The Prime Minister answered questions from the Russian media.
Excerpts from the transcript:
Question: You have said during the talks with the Prime Minister of Vietnam that the atmosphere in Hanoi was better than at the APEC Economic Leaders’ Week in Papua New Guinea, which made me think of the following question. The participants of the meeting in Papua New Guinea have not signed a final declaration, for the first time in the past 25 years. Could you not agree on the wording or on the essence of the document? Can the WTO be reformed if its main members cannot agree on the wording? Whose side did Russia take in this dispute?
Dmitry Medvedev: I do not want to offend our friends from Papua New Guinea. They did their utmost to prepare their country, which is not among the best developed country in the world, for this event. We really appreciate this, but speaking about the outcome of the top-level APEC meeting is much more difficult. For the first time since the organisation’s inception, we could not coordinate a declaration. You want to know why? The reason for this is what you have asked about: difficulties in international trade, the very same trade wars that are being waged in the world, as well as the discussion that was held both on the sidelines of the APEC meeting and at the negotiating table. Unfortunately, that discussion prevented us from adopting a final document.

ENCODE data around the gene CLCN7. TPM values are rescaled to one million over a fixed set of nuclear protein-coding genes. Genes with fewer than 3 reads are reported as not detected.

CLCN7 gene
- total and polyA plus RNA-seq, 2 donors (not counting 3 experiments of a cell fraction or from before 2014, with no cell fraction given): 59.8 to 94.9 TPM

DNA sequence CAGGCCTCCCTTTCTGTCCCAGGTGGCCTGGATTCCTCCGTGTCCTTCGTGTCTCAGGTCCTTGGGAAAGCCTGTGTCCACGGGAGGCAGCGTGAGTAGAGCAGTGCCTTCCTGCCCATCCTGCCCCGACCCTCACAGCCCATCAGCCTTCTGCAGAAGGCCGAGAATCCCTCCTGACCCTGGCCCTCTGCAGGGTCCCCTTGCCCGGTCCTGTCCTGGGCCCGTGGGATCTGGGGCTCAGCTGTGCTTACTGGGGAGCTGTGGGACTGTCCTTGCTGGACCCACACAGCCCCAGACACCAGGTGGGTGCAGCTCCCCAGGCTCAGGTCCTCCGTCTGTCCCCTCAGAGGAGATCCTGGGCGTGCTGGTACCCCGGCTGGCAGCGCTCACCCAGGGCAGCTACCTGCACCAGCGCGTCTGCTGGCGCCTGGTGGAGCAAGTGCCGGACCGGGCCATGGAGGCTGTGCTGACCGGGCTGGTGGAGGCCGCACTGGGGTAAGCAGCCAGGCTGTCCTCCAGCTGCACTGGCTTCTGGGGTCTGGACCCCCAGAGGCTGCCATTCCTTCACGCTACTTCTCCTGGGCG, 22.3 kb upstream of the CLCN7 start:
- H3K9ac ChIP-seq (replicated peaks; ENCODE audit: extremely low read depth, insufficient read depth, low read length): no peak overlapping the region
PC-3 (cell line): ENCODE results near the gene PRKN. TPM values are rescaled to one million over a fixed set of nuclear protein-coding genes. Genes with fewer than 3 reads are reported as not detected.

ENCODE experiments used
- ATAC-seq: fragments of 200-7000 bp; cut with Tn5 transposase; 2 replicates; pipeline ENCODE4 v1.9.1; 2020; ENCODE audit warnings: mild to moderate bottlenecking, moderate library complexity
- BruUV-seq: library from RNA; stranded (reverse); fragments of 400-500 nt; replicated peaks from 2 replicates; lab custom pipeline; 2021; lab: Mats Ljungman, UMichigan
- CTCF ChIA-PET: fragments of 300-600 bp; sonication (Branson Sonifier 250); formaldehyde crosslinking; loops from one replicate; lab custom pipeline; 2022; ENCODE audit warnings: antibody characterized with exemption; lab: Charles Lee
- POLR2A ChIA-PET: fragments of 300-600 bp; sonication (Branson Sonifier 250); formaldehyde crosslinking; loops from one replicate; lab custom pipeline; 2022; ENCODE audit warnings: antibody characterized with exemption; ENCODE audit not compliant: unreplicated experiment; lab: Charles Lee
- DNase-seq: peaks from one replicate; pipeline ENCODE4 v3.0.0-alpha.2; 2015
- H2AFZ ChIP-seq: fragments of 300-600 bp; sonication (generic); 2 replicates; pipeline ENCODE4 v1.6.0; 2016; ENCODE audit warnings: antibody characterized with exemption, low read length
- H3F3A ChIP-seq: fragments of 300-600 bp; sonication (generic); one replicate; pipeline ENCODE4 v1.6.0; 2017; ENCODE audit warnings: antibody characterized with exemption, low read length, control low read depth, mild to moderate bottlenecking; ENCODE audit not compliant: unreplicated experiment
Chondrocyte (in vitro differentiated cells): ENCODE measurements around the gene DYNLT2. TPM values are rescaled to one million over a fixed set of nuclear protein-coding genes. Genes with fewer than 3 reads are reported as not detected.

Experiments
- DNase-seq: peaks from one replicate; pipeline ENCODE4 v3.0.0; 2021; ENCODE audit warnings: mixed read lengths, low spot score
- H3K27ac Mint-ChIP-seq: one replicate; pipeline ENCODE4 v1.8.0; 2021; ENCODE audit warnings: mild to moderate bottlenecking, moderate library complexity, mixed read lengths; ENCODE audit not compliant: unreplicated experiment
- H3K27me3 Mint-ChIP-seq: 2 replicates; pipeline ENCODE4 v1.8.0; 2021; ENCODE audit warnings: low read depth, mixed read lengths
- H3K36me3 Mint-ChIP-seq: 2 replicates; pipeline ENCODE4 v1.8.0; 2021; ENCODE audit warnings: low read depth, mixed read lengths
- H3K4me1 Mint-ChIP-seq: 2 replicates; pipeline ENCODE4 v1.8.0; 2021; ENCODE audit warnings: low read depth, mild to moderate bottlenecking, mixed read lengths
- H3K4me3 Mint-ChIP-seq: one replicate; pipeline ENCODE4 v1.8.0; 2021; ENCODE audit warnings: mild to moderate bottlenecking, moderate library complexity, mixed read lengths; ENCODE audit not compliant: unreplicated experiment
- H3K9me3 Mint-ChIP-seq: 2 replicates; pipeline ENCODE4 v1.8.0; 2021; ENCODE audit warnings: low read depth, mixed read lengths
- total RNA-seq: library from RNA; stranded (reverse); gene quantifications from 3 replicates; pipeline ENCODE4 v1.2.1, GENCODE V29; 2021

This document is important as the declaration of the sides’ intentions to reform the international trade system without damaging the advantages offered by the WTO. The worst part is not that we have not coordinated a final declaration, but that this is what I was talking about, to a degree, during the business part of the summit. Regrettably, the international trade system has been put in jeopardy by some countries’ decisions. Speaking bluntly, the problem is rooted in the decisions taken by one of our partners, the United States. Everything looks rather difficult now.
Of course, we are ready to hold talks on this subject. If we look at the situation directly and honestly, what will we see? If we cannot coordinate a declaration, how can we reform the WTO? It comprises a huge amount of standards, rules and principles, as well as practical actions regarding some problems. One complaint about the WTO is that its dispute settlement process, or arbitration, is imperfect and that we need to improve it. But how can we reform whole institutions if we cannot even agree on a declaration? In this sense, the outcome of the APEC summit does look unconvincing, to put it very mildly.
You have asked which side Russia took. We have taken our side, the side of Russia’s national interests, national economy and, ultimately, the citizens. However, some views are more congenial to us. You know which views these are. Of course, it would be more agreeable if we could preserve the main WTO advantages and its framework while reforming its dispute settlement process. The majority of states, though not everyone, share this view. But some countries, in particular, our American partners, say that everything is fine and they do not think any changes are needed. I believe it is a misguided view. But we will see what happens next.
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